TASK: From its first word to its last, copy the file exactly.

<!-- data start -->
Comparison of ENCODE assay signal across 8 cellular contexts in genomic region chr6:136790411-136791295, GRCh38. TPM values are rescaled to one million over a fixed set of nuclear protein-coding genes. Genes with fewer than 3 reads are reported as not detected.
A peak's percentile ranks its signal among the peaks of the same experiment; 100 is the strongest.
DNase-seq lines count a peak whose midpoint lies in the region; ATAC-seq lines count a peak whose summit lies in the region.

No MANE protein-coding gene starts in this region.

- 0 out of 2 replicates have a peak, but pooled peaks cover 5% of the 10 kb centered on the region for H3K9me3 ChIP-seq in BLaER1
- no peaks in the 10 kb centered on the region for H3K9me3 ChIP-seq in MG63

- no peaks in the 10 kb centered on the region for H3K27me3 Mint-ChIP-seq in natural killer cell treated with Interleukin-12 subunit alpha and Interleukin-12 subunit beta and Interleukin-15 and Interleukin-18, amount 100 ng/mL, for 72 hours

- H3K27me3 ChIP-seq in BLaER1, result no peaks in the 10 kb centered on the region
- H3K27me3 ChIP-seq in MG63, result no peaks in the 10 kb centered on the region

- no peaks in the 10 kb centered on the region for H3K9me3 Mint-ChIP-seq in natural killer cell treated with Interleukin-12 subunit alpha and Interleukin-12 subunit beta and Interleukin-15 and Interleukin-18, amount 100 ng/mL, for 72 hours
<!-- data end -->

Comparison of ENCODE assay signal across 8 cellular contexts in genomic region chr6:136790411-136791295, GRCh38. TPM values are rescaled to one million over a fixed set of nuclear protein-coding genes. Genes with fewer than 3 reads are reported as not detected.
A peak's percentile ranks its signal among the peaks of the same experiment; 100 is the strongest.
DNase-seq lines count a peak whose midpoint lies in the region; ATAC-seq lines count a peak whose summit lies in the region.

No MANE protein-coding gene starts in this region.

- 0 out of 2 replicates have a peak, but pooled peaks cover 5% of the 10 kb centered on the region for H3K9me3 ChIP-seq in BLaER1
- no peaks in the 10 kb centered on the region for H3K9me3 ChIP-seq in MG63

- no peaks in the 10 kb centered on the region for H3K27me3 Mint-ChIP-seq in natural killer cell treated with Interleukin-12 subunit alpha and Interleukin-12 subunit beta and Interleukin-15 and Interleukin-18, amount 100 ng/mL, for 72 hours

- H3K27me3 ChIP-seq in BLaER1, result no peaks in the 10 kb centered on the region
- H3K27me3 ChIP-seq in MG63, result no peaks in the 10 kb centered on the region

- no peaks in the 10 kb centered on the region for H3K9me3 Mint-ChIP-seq in natural killer cell treated with Interleukin-12 subunit alpha and Interleukin-12 subunit beta and Interleukin-15 and Interleukin-18, amount 100 ng/mL, for 72 hours